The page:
Yeah, but I even got that he was gay in the original.
No he wasn’t gay. He was impotent.
I know, but he seemed gay to me. Did he not to you?
No, he even at one point says “I don’t like boys.” Warren Beatty, apparently, wouldn’t play him as gay.
Oh, that’s why. Okay, that makes sense, then. I always thought he was gay, and that line was just an excuse.
No, I think they portrayed him as being more or less asexual until he and Bonnie consummate their relationship in that field right before they’re killed.
It’s funny, I heard that Shirley MacLaine was originally supposed to play Bonnie. That wouldn’t have worked! (laughs)
There was a whole string of actresses that they wanted: Natalie Wood, Tuesday Weld. Truffaut and Godard were each attached to direct at one point. I think it was Godard who wanted to cast Bob Dylan as Clyde. Can you imagine?(laughs) No, no. Oh God…that’s bizarre.
On the subject of movie violence, I think Jennifer presents violence in a very honest way in this film, and that it didn’t have a happy ending. Sometimes the forces of darkness need to triumph in stories because they so often triumph in life, don’t you think?
Yes, I do, and we actually shot several different endings, but I’m glad she went with this one, too. It was interesting, because I kept texting her, asking which ending she was going to use, because her father was really pushing for her to keep Bobbi alive at the end. It’ll be interesting to see how people react. I did a movie called The King, which also had a really dark ending where there was no hope.
I really liked that film.
I loved that film! That’s my favorite of all my films, so far. I loved working with James Marsh, who just directed Man on Wire. Did you see that?
Yes. Big fan of that film, too.I love that movie.
Gael Garcia Bernal and Pell James in The King.
I thought The King was an unheralded film.
Those movies are really hard to push. My husband works at Lions Gate and it’s really hard to get people to go out to movies now. It’s tougher and tougher to make “smaller” films. People are still making them. We did Shrink, and it was just tiny, a really tough shoot. But it’s hard to get people to show up now unless it’s an “event” movie. I hope that changes.
You’ve always done small movies, though. Your first screen credit was for James Toback’s Black and White.
You know, I never even appear in that film, yet it’s listed on my bio on the IMDb and I still get residual checks for it!
That’s not something I’d be complaining about!
(laughs) No, I’m not, trust me. But it was just this thing I showed up for in New York when I was still a student. It’s so odd how these things happen sometimes.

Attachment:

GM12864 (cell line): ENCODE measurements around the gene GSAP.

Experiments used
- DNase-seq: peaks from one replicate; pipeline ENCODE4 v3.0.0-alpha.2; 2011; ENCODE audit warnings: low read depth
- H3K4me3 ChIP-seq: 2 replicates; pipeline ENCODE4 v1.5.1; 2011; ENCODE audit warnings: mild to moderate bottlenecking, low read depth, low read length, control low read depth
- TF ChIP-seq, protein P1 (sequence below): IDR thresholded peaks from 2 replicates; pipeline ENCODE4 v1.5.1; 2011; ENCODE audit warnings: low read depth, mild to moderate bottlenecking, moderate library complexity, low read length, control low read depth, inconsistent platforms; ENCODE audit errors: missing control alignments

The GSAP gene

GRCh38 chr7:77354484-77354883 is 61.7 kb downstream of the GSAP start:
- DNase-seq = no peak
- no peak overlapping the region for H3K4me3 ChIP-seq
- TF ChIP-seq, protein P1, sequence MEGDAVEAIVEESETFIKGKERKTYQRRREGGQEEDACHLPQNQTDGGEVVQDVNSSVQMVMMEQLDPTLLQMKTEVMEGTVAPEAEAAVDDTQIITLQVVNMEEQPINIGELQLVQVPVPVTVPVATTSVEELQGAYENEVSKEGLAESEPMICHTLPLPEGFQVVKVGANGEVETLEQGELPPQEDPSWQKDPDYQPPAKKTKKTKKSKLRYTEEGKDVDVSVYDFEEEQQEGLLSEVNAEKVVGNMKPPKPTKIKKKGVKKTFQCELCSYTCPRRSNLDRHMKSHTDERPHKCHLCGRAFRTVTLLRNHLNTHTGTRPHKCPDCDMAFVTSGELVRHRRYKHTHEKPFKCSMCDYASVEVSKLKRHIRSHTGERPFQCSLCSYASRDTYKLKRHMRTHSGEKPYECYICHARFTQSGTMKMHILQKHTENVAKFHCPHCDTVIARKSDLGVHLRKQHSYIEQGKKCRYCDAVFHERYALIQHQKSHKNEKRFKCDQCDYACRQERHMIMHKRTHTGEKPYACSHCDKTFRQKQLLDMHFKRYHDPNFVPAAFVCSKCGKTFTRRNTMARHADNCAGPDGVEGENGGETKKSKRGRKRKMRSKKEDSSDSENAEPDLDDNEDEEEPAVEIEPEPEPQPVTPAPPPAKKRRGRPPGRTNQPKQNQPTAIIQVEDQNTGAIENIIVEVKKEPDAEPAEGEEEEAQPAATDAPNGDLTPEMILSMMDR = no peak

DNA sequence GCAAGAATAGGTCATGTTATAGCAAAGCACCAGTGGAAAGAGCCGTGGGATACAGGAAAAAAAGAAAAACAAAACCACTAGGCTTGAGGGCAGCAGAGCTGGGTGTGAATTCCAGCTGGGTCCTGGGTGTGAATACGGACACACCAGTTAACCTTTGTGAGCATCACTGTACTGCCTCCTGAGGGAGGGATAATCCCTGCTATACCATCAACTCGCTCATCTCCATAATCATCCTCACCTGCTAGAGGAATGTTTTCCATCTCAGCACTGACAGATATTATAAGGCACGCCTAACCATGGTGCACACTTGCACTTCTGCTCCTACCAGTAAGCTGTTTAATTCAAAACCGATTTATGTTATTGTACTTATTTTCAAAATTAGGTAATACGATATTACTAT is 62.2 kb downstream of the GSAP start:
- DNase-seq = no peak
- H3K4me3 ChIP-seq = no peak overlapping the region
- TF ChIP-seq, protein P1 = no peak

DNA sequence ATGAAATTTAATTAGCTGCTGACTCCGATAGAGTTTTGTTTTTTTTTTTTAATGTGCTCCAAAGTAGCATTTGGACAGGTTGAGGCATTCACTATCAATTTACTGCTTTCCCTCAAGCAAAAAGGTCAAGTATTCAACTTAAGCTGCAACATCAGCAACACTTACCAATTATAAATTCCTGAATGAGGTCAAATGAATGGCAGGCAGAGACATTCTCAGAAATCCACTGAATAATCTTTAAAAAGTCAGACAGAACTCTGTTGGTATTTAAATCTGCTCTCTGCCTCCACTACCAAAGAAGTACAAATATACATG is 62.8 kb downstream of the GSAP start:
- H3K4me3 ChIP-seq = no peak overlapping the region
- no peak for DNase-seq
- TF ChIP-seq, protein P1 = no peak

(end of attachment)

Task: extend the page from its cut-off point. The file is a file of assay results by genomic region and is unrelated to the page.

You grew up in Virginia, but went to school in New York?
Yeah, I went to NYU, at the Tisch School, for acting.
When did you know you wanted to be an actor?
I don’t know that there was one moment. I just always did plays and loved the theater and was sort of surrounded by it, going into D.C. a lot, which has a great theater scene.
What do your parents do?
My dad’s a lawyer. My stepfather works for The State Department. My mom is a substance abuse therapist.
That’s interesting. Did you consult her for your research on Bobbi?
(laughs) I did, but it’s hard to get advice from your mother. It kills me saying that, because I know I’m going to have loads of advice for my sons. It was very quick. I read the script on a Saturday, and had to have an answer for them that night. I had a six month-old, and had been in a nursery for six months, so I was itching to get out, and shooting a movie in Canada sounded great. Plus, the opportunity to do a movie this good doesn’t come along every day. Most of the stuff actresses get offered tends to be pretty boring, so I don’t do it. But anyway, I emailed N.A. or some kind of online anonymous narcotics treatment group. I emailed them and said ‘I’m an actress and I’m researching this part I’m about to play as a drug addict. Could you answer these few questions for me or send me a packet of information about these questions. Thank you very much.’ So they email me back: “Thank you for talking about your addiction with us. We’d like to speak with you further. Call me. Craig.” (laughs) So I wrote back, saying ‘No, no, no. I’m an actress. I’m researching my new part.’ And I get another reply: “Thank you for reaching out to us…” It wasn’t an automated response from this guy. We were literally emailing back and forth, and he thought I was being in denial. And I continued to get emails from him months after we finished shooting, so I sent him the link to the IMDb page saying ‘Look buddy, it’s really a movie. See? It’s online.’ I haven’t heard from him in about six months.